Police kill roughly a thousand people a year, and, on average, about 44 police officers are convicted of anything in those killings, usually on a charge less than murder. That’s why this trial carries so much weight. Floyd wasn’t fighting or fleeing. He was on the ground, handcuffed with Chauvin’s knee on his neck for nine minutes, while he called out for his children and his dead mother and repeatedly told police “I can’t breathe!” There is no ambiguity. No “maybe he had a gun.” No implicit bias. There was only explicit cruelty. It was the revelation of that cruelty, caught on video because of the number of witnesses, that reignited the Black Lives Matter movement last summer.

Those videos traumatized every person of color who understands from first and secondhand experience the reality of race in America. Their experience with law enforcement is deeply different than the experience that white people like me have with law enforcement. I see the police as my protector. They have learned to see the police as their potential executioner. The murder of George Floyd unlocked the very real generational trauma that is rooted in the dehumanization of black people initiated in centuries of chattel slavery. I witnessed this in the weeks following Floyd’s killing, seeing black men on TV in rarely shared tears, wondering aloud when they would be seen as human beings in America.

Day Two of the trial has featured a number of prosecution witnesses who, for various reasons, were in front of Cup Foods on Chicago Avenue and E. 38th Street that spring day. Most were underage at the time. One was a teenager named Darnella Frazier, who was there with her 9-year-old cousin. This young women was sharp enough to pull out her phone and record what was happening. In tearful testimony, she reported that she saw in the dying face of this black man, all the black men in her life. “When I look at George Floyd, I look at my dad. I look at my brothers, I look at my cousins, my uncles. Because they are all Black … I look at that and I look at how that could have been one of them.” She begged the police to help him instead of killing him. Her young cousin testified that Chauvin didn’t remove his knee from the already dead Floyd until the paramedics pulled him off.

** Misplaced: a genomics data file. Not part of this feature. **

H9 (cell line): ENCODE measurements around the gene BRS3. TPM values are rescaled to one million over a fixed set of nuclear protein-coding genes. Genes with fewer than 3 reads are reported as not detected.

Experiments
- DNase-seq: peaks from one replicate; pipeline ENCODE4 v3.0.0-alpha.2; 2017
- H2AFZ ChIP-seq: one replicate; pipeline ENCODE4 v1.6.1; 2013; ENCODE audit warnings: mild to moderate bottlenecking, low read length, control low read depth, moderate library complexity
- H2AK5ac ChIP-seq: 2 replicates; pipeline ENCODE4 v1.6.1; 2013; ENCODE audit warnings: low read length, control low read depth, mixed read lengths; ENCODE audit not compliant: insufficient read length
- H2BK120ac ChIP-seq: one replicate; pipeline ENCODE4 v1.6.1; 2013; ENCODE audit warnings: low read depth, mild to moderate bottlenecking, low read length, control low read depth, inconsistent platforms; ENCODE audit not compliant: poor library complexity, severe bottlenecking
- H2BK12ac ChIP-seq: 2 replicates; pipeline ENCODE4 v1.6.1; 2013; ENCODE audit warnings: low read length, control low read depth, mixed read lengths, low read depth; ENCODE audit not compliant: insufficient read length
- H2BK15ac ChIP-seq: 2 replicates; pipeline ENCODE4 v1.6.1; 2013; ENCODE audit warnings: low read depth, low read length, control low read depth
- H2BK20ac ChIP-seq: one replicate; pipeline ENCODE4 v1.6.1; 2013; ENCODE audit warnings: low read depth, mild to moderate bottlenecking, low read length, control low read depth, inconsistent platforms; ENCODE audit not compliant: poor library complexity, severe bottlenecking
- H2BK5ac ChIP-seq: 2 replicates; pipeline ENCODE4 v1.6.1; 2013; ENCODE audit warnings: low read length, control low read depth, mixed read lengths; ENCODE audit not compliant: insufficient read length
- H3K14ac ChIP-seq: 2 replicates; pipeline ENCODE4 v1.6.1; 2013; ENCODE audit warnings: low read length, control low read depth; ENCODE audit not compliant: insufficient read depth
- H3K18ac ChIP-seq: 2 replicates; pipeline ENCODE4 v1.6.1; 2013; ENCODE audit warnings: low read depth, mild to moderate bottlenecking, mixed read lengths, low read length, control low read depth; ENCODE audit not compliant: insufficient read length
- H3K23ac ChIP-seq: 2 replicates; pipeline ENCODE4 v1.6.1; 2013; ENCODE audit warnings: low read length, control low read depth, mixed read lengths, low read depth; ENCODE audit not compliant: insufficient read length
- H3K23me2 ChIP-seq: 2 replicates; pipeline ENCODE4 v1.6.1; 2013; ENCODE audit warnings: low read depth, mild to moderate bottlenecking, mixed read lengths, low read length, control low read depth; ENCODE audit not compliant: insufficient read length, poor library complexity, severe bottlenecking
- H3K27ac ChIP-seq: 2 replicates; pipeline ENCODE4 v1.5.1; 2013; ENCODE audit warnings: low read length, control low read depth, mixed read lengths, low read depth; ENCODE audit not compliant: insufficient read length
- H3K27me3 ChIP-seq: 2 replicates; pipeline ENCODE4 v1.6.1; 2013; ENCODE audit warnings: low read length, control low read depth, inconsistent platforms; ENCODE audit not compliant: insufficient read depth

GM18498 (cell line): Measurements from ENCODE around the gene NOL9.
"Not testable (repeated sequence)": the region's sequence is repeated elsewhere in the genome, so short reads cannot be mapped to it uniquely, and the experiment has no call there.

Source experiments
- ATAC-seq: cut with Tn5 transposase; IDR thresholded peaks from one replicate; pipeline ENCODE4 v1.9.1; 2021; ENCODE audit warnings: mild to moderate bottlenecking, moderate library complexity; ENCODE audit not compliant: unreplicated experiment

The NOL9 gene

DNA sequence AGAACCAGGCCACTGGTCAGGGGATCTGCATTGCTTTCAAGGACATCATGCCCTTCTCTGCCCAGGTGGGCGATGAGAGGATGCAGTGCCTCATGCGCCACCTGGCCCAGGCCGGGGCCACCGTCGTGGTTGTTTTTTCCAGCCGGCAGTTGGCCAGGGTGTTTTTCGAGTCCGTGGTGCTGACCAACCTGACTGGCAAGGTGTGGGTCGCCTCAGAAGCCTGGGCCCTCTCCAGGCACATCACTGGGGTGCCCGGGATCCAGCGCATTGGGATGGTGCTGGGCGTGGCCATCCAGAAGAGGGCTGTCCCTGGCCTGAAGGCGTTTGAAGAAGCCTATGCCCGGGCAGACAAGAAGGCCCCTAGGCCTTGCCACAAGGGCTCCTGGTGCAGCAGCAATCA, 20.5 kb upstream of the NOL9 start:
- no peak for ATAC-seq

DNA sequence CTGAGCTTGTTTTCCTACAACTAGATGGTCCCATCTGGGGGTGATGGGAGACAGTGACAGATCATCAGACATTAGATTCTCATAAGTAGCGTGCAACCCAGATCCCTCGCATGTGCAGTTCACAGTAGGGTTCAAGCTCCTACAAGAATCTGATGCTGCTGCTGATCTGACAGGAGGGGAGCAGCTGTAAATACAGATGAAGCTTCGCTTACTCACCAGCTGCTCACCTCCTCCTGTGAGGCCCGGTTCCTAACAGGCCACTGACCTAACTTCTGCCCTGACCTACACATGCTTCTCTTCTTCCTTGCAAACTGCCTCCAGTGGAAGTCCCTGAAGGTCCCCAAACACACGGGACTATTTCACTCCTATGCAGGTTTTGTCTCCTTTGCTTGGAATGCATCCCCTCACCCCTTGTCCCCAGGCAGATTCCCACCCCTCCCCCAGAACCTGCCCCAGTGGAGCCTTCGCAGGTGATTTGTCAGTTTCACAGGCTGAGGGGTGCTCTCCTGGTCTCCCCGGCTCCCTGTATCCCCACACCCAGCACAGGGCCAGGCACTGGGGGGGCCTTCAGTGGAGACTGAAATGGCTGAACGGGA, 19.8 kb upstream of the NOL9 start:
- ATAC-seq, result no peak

Frazier then testified to the guilt she experienced for not doing more. “It’s been nights I stay up apologizing and apologizing to George Floyd for not doing more and not physically interacting and not saving his life. But it’s not what I should have done,” she said, looking at Chauvin, who was writing on a yellow legal pad. “It’s what he should have done.”

Similar testimony from other young people at the scene told a similar story. They begged police to help Floyd has he faded from consciousness. That’s what the police are supposed to do. Help. They detailed, often pausing to weep or collect themselves, how the life was slowly choked out of George Floyd. They were just feet from him as his life and urine were squeezed out on to Chicago Avenue. To the four police officers, including Chauvin, it was just another day on the job, but for the witnesses, the moment is frozen in amber.

Each witness, including the off-duty firefighter who crossed the chaos, provide accounts that were devastatingly powerful. Maybe none more than bystander Donald Williams, a mixed martial arts fighter who repeatedly begged the police to take the pressure off of Floyd’s neck and render aid. Williams, there on the sidewalk in his Northside Boxing Club sweatshirt, exercised great restraint while telling Chauvin that he was enjoying the torture. He called 911 because he believed he had witnessed a murder. “I called the police on the police,” he testified.

Chauvin’s defense attorney tried to characterize him as an angry black man, perhaps threatening the officers on the scene. He calmly answered the cross examination. “You can’t paint me as angry. I was in a position where I had to be controlled, controlled professionalism.” If Chauvin’s defense was that a “riot” or an angry crowd of bystanders caused the police to forget that they’re not supposed to murder people, it fell apart at that moment. 

I don’t know what will happen after today. If history is any guide, Chauvin will be found not guilty on a technicality or found guilty of a lesser charge, like not filing some required paperwork. But I do know three things.